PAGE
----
A striking example for divergence of protein function within this phylum is the actin modulator toxofilin (15,37) from Toxoplasma, which lacks altogether in Plasmodium, Cryptosporidium and Theileria. Toxofilin sequesters actin monomers and caps filament ends, and green fluorescent protein-toxofilin impedes actin turnover in mammalian non-muscle cells. Toxofilin contains a cleavable signal peptide and was recently found in secretory organelles using a proteomics approach (38). Thus, toxofilin is likely secreted by the parasite and may perform regulatory functions in the host cell and possibly also in the parasite.
Actin polymerization machineries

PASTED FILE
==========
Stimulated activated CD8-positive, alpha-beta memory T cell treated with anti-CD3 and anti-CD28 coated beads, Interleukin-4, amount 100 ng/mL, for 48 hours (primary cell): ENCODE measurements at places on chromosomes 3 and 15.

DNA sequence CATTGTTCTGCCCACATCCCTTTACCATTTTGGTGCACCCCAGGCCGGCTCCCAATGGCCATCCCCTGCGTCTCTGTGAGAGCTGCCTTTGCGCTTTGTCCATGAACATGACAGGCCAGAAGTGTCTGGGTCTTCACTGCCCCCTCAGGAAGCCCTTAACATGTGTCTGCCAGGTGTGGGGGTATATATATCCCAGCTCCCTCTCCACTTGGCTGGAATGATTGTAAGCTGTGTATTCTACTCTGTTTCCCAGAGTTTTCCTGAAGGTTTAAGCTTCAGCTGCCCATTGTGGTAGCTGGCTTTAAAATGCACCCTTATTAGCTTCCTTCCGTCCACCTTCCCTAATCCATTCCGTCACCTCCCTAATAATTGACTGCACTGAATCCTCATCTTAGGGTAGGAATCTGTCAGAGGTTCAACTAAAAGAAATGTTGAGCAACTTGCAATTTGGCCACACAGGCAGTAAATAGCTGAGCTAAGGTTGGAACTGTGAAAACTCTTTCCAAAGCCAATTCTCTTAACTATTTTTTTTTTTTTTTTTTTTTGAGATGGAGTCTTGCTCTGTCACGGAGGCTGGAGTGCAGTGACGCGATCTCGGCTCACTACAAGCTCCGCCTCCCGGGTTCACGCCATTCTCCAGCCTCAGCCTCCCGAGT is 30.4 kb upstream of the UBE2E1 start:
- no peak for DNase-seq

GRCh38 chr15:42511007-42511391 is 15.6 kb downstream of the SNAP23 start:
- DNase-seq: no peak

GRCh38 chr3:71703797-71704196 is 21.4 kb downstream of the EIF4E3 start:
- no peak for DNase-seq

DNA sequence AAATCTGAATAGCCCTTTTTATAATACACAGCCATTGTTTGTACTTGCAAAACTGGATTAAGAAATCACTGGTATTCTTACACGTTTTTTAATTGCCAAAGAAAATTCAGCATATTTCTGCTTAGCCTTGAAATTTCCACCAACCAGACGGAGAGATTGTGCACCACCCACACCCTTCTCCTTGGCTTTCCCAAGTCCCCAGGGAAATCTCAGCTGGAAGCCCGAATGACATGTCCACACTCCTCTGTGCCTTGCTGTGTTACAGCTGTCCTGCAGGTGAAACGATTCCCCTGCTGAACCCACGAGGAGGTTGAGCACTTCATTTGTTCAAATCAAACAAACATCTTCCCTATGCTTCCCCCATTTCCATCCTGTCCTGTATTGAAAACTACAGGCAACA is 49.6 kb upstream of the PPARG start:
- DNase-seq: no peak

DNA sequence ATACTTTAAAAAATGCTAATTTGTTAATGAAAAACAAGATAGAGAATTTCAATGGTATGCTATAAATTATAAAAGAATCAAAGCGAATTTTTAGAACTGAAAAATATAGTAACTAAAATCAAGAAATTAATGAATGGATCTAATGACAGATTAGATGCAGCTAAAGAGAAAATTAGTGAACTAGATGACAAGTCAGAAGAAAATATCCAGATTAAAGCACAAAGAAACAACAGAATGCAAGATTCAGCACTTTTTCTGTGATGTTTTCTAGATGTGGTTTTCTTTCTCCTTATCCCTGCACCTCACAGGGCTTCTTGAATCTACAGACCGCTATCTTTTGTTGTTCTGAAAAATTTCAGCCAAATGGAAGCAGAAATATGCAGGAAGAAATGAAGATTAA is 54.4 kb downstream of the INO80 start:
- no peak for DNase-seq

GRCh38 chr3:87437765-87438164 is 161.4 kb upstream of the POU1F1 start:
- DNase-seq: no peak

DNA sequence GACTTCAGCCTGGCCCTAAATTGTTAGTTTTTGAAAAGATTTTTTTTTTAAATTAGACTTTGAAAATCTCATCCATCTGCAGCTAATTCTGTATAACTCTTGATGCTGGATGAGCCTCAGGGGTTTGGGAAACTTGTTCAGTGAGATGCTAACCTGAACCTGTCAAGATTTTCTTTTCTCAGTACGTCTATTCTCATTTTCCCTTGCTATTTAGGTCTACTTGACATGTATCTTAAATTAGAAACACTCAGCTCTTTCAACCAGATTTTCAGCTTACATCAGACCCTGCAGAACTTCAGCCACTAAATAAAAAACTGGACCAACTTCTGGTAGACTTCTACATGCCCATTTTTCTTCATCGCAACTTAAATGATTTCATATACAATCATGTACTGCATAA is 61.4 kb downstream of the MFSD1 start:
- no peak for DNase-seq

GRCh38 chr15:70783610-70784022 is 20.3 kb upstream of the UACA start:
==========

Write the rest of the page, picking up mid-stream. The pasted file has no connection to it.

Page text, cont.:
Formin/diaphanous family proteins trigger monomer addition from profilin–actin complexes at the barbed end while capping that end (39). The barbed-end capping activity is mediated by the ring-like structures of the formin homology-2 (FH2) domains, while the profilin-binding activity resides in the adjacent FH1 domain. Notably, the apicomplexan genomes encode two to three FH2-domain containing proteins indicating that this mode of regulation of profilin-mediated actin polymerization may be conserved. Apart from the FH2 domain, Plasmodium formin-like protein-1 (FLP1; PFL0925w) also contains a rudimentary FH1 domain, whereas FLP2 (PFE1545c) contains two oligo-proline stretches upstream of the FH2 domain. These sequences may well be sufficient for recruiting profilin–actin complexes (40). Other domains typically found in formin/diaphanous proteins, such as the Rho GTPase-binding domain, the self-regulatory Diaphanous autoinhibitory domain (DAD) and the dimerization motif (39) cannot be found in the parasite orthologs, posing the questions of whether and how they dimerize and how they are regulated. Although apicomplexan FH2-containing proteins remain uncharacterized so far, expression profiling revealed a characteristic upregulation of PfFLP2 in invasive stages (41) supporting a role in transient rapid formation of microfilaments during parasite locomotion.